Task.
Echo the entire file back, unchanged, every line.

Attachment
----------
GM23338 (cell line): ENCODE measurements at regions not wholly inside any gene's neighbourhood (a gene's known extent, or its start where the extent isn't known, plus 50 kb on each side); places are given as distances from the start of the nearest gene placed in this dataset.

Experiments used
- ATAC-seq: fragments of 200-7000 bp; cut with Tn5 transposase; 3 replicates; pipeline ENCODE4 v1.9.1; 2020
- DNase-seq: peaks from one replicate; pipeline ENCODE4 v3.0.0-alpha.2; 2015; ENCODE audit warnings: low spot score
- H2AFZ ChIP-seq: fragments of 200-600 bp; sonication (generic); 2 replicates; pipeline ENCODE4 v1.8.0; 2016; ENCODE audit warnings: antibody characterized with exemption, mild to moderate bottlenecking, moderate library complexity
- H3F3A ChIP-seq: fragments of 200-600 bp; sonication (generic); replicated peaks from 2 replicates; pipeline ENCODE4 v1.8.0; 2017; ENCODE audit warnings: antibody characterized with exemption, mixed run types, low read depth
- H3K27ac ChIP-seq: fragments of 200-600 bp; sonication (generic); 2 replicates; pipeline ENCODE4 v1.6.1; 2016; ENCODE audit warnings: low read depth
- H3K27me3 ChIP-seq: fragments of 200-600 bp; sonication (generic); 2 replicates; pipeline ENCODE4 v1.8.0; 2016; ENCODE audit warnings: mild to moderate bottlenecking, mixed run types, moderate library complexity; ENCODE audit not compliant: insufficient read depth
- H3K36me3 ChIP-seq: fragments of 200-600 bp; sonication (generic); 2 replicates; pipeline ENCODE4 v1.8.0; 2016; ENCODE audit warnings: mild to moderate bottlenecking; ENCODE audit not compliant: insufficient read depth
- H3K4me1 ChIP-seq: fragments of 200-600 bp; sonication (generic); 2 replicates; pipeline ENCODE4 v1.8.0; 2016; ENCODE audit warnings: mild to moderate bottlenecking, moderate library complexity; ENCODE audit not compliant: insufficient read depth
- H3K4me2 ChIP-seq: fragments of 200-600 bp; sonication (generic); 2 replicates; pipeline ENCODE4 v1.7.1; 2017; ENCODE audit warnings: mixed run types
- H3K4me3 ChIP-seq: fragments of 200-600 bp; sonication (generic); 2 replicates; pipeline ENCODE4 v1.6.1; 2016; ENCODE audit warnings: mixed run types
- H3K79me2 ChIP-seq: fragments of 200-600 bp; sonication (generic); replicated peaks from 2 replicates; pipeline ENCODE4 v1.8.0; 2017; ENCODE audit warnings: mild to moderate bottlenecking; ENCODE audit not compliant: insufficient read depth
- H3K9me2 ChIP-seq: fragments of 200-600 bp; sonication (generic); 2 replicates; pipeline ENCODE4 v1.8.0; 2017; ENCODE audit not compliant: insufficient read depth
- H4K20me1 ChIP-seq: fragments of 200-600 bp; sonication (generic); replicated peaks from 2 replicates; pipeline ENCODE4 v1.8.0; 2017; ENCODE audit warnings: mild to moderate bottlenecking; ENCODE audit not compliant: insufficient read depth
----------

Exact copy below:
GM23338 (cell line): ENCODE measurements at regions not wholly inside any gene's neighbourhood (a gene's known extent, or its start where the extent isn't known, plus 50 kb on each side); places are given as distances from the start of the nearest gene placed in this dataset.

Experiments used
- ATAC-seq: fragments of 200-7000 bp; cut with Tn5 transposase; 3 replicates; pipeline ENCODE4 v1.9.1; 2020
- DNase-seq: peaks from one replicate; pipeline ENCODE4 v3.0.0-alpha.2; 2015; ENCODE audit warnings: low spot score
- H2AFZ ChIP-seq: fragments of 200-600 bp; sonication (generic); 2 replicates; pipeline ENCODE4 v1.8.0; 2016; ENCODE audit warnings: antibody characterized with exemption, mild to moderate bottlenecking, moderate library complexity
- H3F3A ChIP-seq: fragments of 200-600 bp; sonication (generic); replicated peaks from 2 replicates; pipeline ENCODE4 v1.8.0; 2017; ENCODE audit warnings: antibody characterized with exemption, mixed run types, low read depth
- H3K27ac ChIP-seq: fragments of 200-600 bp; sonication (generic); 2 replicates; pipeline ENCODE4 v1.6.1; 2016; ENCODE audit warnings: low read depth
- H3K27me3 ChIP-seq: fragments of 200-600 bp; sonication (generic); 2 replicates; pipeline ENCODE4 v1.8.0; 2016; ENCODE audit warnings: mild to moderate bottlenecking, mixed run types, moderate library complexity; ENCODE audit not compliant: insufficient read depth
- H3K36me3 ChIP-seq: fragments of 200-600 bp; sonication (generic); 2 replicates; pipeline ENCODE4 v1.8.0; 2016; ENCODE audit warnings: mild to moderate bottlenecking; ENCODE audit not compliant: insufficient read depth
- H3K4me1 ChIP-seq: fragments of 200-600 bp; sonication (generic); 2 replicates; pipeline ENCODE4 v1.8.0; 2016; ENCODE audit warnings: mild to moderate bottlenecking, moderate library complexity; ENCODE audit not compliant: insufficient read depth
- H3K4me2 ChIP-seq: fragments of 200-600 bp; sonication (generic); 2 replicates; pipeline ENCODE4 v1.7.1; 2017; ENCODE audit warnings: mixed run types
- H3K4me3 ChIP-seq: fragments of 200-600 bp; sonication (generic); 2 replicates; pipeline ENCODE4 v1.6.1; 2016; ENCODE audit warnings: mixed run types
- H3K79me2 ChIP-seq: fragments of 200-600 bp; sonication (generic); replicated peaks from 2 replicates; pipeline ENCODE4 v1.8.0; 2017; ENCODE audit warnings: mild to moderate bottlenecking; ENCODE audit not compliant: insufficient read depth
- H3K9me2 ChIP-seq: fragments of 200-600 bp; sonication (generic); 2 replicates; pipeline ENCODE4 v1.8.0; 2017; ENCODE audit not compliant: insufficient read depth
- H4K20me1 ChIP-seq: fragments of 200-600 bp; sonication (generic); replicated peaks from 2 replicates; pipeline ENCODE4 v1.8.0; 2017; ENCODE audit warnings: mild to moderate bottlenecking; ENCODE audit not compliant: insufficient read depth